Reach out to your customers and provide them an opportunity to give feedback about their experience. This allows you to mitigate any issues before they reach out to you with issues.

#3. Providing consistency in your customer service

Customer service – regardless of what avenue you’re using – should provide a seamless experience for customers. If they speak with someone on the phone, receive an email, get a text, etc., it should all maintain a consistent voice and consistent information.

It helps to reinforce your brand even amongst customer frustration.

#4. Managing customer expectations

Customer expectations are difficult to manage, especially if they’ve been broken and that’s why they’re reaching out to customer service. In the same way that bad customer service fails to educate, managing customer expectations looks to mitigate potential issues.

Companies aren’t perfect, so if your customer knows that things might go wrong and you’re here to help along the way, then you’re already off to a better start.

Running customer satisfaction surveys

Customer satisfaction surveys like Net Promotor Score (NPS) and the Customer Satisfaction Score (CSAT) can help reveal whether or not your company is on the right path to customer satisfaction.

NPS gives a range from -100 to 100 and reflects whether or not a client would recommend a particular service or product to another person.

The CSAT measures if a product or service met our clients’ expectations by asking them to rate their experience. It has a 5-point scale from “Very Unsatisfied” to “Very Satisfied.”

Instituting a process for feedback

Even if you’re using a customer satisfaction survey as a mechanism to gain feedback, you’ll need to make sure that you’re actively engaged in ways that you can improve your customer service.

With the technology that’s available today, it’s easy for bots to take over customer service and remove the human element from a process that’s so inherently human.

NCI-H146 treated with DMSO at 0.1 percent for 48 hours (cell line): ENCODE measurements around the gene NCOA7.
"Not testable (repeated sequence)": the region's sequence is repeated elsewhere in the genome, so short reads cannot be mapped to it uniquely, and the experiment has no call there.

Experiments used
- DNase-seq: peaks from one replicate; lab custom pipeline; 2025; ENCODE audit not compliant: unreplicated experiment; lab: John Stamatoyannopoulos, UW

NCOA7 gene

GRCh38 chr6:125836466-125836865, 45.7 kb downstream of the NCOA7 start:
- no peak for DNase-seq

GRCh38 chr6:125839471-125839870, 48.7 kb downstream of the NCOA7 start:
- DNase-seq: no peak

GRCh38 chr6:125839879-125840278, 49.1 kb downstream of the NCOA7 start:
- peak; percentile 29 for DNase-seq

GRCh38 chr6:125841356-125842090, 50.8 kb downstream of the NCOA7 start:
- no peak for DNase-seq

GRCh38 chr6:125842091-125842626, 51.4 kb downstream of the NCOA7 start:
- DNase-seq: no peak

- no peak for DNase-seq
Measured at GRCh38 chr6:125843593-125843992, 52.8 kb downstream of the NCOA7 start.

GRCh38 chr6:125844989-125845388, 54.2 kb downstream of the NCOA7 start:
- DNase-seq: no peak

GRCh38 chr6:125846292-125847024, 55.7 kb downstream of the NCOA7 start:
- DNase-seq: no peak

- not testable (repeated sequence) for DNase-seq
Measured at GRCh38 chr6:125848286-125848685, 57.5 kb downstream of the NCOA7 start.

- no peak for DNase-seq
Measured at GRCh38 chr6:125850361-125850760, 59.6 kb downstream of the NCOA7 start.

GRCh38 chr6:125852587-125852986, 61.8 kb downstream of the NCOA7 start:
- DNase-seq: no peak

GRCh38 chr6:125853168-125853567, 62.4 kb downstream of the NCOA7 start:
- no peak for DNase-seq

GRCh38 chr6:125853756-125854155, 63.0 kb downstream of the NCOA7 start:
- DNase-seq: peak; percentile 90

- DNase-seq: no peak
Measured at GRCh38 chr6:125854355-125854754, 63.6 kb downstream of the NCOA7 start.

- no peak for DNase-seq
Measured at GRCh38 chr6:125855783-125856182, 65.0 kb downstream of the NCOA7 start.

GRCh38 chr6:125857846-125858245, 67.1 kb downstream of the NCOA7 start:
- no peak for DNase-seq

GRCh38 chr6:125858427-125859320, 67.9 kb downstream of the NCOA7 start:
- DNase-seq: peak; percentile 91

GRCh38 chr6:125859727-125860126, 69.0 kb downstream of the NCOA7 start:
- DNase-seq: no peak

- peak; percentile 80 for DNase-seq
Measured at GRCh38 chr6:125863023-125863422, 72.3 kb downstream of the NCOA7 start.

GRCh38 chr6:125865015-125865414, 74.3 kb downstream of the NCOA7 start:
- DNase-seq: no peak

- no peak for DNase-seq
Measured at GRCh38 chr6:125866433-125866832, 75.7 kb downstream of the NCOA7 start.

No shame if you’re currently utilizing technology to help with your customer service efforts, but make sure you put people back in there somewhere.

One of the ways that you can do this is by setting up automatic alerts if a customer provides a certain poor rating and then ensuring that a human customer service rep follows up with them.

This is a proactive mechanism that ensures that your customers feel that they are being taken care of and helps you take action on your analytics.


Bad customer service is an easy way to tell a good company from a bad company. Over half the population won’t do business with a company again that they had a customer service issue with.

Thus, focusing on ways that you can improve your customer service will work wonders for your brand and ensure that you’re doing all that you can for the people who purchase your products and services.

Put the right people in those roles, utilize technology where necessary, be proactive, and manage your customers’ expectations. It’s the best way to bring your business to the next level!

Anna Rubkiewicz

Content Specialist @ Survicate. Hopeless animal lover & avid (albeit amateur) singer.